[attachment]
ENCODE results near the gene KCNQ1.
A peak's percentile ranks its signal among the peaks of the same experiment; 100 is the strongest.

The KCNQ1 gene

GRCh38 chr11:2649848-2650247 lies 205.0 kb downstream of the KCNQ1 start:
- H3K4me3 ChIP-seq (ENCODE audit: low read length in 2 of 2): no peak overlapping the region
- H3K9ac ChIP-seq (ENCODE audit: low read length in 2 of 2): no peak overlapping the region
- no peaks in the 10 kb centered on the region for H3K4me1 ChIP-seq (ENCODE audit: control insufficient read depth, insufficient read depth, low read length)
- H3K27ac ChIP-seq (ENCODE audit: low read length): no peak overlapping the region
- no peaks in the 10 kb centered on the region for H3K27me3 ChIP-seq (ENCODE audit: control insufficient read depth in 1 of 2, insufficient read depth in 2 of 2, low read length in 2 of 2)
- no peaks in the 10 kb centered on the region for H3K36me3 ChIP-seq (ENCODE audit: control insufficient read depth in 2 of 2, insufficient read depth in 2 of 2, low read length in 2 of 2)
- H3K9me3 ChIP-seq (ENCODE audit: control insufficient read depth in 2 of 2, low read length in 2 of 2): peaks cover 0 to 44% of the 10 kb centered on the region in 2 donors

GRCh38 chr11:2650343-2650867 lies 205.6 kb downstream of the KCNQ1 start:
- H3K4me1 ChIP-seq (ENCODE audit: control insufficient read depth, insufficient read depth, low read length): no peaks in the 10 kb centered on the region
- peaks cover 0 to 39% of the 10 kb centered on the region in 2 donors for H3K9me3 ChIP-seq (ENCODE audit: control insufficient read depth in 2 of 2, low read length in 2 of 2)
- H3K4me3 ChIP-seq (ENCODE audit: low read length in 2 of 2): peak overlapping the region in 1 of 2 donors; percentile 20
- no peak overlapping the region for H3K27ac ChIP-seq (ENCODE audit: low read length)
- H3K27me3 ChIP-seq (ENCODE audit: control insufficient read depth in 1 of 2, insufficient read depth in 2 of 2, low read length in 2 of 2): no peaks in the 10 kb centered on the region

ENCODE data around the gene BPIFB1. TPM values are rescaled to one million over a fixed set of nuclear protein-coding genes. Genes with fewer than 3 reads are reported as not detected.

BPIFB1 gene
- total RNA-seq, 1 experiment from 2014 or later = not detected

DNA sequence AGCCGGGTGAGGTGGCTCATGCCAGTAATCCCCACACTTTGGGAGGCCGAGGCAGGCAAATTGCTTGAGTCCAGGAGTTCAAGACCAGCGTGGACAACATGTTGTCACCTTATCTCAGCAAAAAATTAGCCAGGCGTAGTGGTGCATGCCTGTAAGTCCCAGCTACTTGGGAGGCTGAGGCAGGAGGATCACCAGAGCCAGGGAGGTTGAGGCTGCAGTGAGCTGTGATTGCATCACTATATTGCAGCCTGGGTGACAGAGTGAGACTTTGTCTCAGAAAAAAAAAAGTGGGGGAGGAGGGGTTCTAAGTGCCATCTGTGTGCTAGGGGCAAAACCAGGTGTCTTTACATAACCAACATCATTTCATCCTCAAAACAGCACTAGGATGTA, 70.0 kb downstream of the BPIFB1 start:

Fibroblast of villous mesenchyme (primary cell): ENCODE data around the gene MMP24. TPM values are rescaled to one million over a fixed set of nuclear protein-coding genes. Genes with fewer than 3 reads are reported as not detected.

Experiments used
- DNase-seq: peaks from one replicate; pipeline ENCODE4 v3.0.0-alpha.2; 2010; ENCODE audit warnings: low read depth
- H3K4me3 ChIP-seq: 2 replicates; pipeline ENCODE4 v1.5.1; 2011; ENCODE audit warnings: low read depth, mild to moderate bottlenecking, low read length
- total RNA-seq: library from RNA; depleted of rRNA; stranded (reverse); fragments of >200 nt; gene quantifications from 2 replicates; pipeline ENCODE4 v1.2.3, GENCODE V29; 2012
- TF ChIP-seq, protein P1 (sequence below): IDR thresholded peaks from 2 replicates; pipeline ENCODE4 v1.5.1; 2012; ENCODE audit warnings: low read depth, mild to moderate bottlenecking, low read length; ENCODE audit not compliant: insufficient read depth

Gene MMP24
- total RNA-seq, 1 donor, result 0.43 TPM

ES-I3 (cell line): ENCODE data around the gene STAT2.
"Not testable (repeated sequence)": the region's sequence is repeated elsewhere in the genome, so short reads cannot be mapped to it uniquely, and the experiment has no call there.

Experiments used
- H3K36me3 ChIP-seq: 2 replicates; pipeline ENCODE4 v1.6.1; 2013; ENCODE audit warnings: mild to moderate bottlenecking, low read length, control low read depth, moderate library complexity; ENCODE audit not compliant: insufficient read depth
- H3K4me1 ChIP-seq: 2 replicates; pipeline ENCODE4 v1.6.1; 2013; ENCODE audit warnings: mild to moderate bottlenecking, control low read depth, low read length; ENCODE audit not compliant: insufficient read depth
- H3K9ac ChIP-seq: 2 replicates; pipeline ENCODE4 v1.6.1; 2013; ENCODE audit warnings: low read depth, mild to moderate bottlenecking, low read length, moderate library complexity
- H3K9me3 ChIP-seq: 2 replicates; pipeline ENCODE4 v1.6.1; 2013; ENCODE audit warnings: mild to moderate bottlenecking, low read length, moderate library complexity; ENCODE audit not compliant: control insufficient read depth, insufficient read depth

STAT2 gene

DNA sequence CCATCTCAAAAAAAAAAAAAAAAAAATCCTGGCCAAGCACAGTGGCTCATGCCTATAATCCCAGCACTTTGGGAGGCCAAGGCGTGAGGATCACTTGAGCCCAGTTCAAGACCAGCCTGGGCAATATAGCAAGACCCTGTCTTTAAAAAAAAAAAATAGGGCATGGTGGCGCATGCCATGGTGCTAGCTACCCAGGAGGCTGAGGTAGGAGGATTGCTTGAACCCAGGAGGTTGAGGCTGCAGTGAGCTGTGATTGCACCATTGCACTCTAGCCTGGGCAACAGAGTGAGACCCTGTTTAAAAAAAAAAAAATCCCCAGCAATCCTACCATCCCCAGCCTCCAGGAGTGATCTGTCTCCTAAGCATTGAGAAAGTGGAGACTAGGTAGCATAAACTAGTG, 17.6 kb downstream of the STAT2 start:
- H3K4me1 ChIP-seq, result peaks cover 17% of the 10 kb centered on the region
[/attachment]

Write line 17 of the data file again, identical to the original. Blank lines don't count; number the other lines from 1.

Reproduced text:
- H3K27me3 ChIP-seq (ENCODE audit: control insufficient read depth in 1 of 2, insufficient read depth in 2 of 2, low read length in 2 of 2): no peaks in the 10 kb centered on the region